The NJ Tree Foundation’s Urban Airshed Reforestation Program just hit a milestone in Camden this spring: planting its 6,000th tree. The nonprofit organization began planting trees with help from Camden residents in 2002. The NJ Tree Foundation were joined by Camden Mayor Dana Redd and local partners to celebrate the planting of 6,000th tree on Saturday April 16th. Mayor Redd presented the NJ Tree Foundation with a Proclamation honoring the milestone.
“We are thrilled to plant our 6,000th tree in Camden,” explains Jessica Franzini, NJ Tree Foundation Program Director. “We have seen Camden streets transform as we planted trees. The neighbors come together to plant, they take care of the trees together, and then enjoy the beauty that is brought to their house by the trees.”
Saturday’s event planted 30 large trees (each over 10 feet tall) along N. 36th Street to compliment the regional Circuit Trails. The planting was organized by the NJ Tree Foundation in partnership with the students and staff at Urban Promise Academy. Camden residents and community organizations will adopt and care for the cherry blossoms, black gums, and tree lilacs. Volunteers dug holes and planted trees from 9am-12pm. There was also a pop-up bike clinic taking place during the event with Rails-to-Trails Conservancy, promoting use of the Circuit Trails.
The NJ Tree Foundation has funding from the William Penn Foundation to beautify the Circuit Trails with hundreds of trees and shrubs over the course of two years. The Circuit is a network of bicycle and pedestrian trails connecting people to jobs, communities, and parks in the Greater Philadelphia Region. When completed, the Circuit will have approximately 750 miles of trail, with 50% of the region’s population living within one mile of the trail network. 300 miles of trail are open for use today, several of which run through Camden, providing a connection to the waterfront and beyond.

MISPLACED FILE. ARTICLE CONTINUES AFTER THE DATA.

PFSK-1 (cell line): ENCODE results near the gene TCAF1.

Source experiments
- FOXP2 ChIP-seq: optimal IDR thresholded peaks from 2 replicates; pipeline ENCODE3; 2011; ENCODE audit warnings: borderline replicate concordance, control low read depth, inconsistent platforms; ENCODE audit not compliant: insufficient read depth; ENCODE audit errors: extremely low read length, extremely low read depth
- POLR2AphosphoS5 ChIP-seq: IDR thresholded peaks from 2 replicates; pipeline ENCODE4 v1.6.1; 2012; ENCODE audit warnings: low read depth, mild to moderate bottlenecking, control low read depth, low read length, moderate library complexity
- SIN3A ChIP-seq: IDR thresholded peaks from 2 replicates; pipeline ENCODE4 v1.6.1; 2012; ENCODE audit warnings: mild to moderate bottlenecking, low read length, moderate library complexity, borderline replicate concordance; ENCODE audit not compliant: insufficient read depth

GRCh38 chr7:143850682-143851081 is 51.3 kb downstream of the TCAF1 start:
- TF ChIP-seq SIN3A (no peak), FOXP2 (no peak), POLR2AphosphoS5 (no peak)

As of Saturday, more than 6,000 trees have been planted in Camden since 2002, but the NJ Tree Foundation says there is still more to be done. “Camden’s tree canopy remains lower than what is recommended for a healthy city. Trees remove pollutants from the air and groundwater, so tree canopy coverage helps improve the health of local residents,” Franzini added, “We estimate it will take thousands more trees to reach Camden’s tree canopy goal of 25%, but we know we are making a difference with every tree we plant. The residents certainly agree.”